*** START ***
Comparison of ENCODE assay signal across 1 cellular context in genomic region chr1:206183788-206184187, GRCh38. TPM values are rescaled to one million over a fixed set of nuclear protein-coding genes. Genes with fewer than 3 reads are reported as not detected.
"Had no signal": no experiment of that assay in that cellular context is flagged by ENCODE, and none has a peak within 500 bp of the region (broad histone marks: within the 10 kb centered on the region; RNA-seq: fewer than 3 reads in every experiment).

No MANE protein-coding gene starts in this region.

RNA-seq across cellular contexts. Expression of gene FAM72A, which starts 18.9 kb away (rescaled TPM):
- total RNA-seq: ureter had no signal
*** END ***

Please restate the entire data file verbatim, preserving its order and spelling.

Comparison of ENCODE assay signal across 1 cellular context in genomic region chr1:206183788-206184187, GRCh38. TPM values are rescaled to one million over a fixed set of nuclear protein-coding genes. Genes with fewer than 3 reads are reported as not detected.
"Had no signal": no experiment of that assay in that cellular context is flagged by ENCODE, and none has a peak within 500 bp of the region (broad histone marks: within the 10 kb centered on the region; RNA-seq: fewer than 3 reads in every experiment).

No MANE protein-coding gene starts in this region.

RNA-seq across cellular contexts. Expression of gene FAM72A, which starts 18.9 kb away (rescaled TPM):
- total RNA-seq: ureter had no signal